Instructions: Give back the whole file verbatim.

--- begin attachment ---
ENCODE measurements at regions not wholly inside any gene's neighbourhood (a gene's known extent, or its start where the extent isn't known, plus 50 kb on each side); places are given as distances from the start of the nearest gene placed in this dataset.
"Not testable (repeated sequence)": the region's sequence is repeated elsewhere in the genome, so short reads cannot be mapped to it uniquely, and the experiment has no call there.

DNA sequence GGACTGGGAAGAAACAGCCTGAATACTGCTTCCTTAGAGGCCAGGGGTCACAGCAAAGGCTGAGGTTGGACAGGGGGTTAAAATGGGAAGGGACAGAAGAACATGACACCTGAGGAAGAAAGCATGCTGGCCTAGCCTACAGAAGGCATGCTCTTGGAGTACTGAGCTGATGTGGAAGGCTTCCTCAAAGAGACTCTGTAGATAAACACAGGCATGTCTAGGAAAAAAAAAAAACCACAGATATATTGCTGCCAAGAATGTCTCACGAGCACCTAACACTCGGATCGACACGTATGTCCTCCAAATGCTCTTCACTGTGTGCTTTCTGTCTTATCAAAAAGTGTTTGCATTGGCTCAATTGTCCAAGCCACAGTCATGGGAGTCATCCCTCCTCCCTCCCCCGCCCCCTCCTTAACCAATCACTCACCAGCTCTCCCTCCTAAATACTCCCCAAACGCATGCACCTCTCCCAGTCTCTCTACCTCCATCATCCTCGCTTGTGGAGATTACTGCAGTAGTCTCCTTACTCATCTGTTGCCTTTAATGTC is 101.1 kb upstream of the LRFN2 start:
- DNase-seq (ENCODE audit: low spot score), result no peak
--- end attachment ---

ENCODE measurements at regions not wholly inside any gene's neighbourhood (a gene's known extent, or its start where the extent isn't known, plus 50 kb on each side); places are given as distances from the start of the nearest gene placed in this dataset.
"Not testable (repeated sequence)": the region's sequence is repeated elsewhere in the genome, so short reads cannot be mapped to it uniquely, and the experiment has no call there.

DNA sequence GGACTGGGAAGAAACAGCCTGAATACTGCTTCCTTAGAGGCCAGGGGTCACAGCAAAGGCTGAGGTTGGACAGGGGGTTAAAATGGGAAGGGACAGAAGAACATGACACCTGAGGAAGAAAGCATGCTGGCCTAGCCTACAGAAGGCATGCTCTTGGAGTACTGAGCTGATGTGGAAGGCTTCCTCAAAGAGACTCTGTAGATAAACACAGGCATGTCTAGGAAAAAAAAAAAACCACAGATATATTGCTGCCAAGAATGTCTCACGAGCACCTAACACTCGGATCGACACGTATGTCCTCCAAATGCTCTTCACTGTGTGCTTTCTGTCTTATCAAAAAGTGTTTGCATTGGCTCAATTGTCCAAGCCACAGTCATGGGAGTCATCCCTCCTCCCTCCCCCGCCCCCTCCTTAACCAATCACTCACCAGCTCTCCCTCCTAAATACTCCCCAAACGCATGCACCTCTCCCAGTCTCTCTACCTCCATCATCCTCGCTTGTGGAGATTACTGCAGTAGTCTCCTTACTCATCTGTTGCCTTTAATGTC is 101.1 kb upstream of the LRFN2 start:
- DNase-seq (ENCODE audit: low spot score), result no peak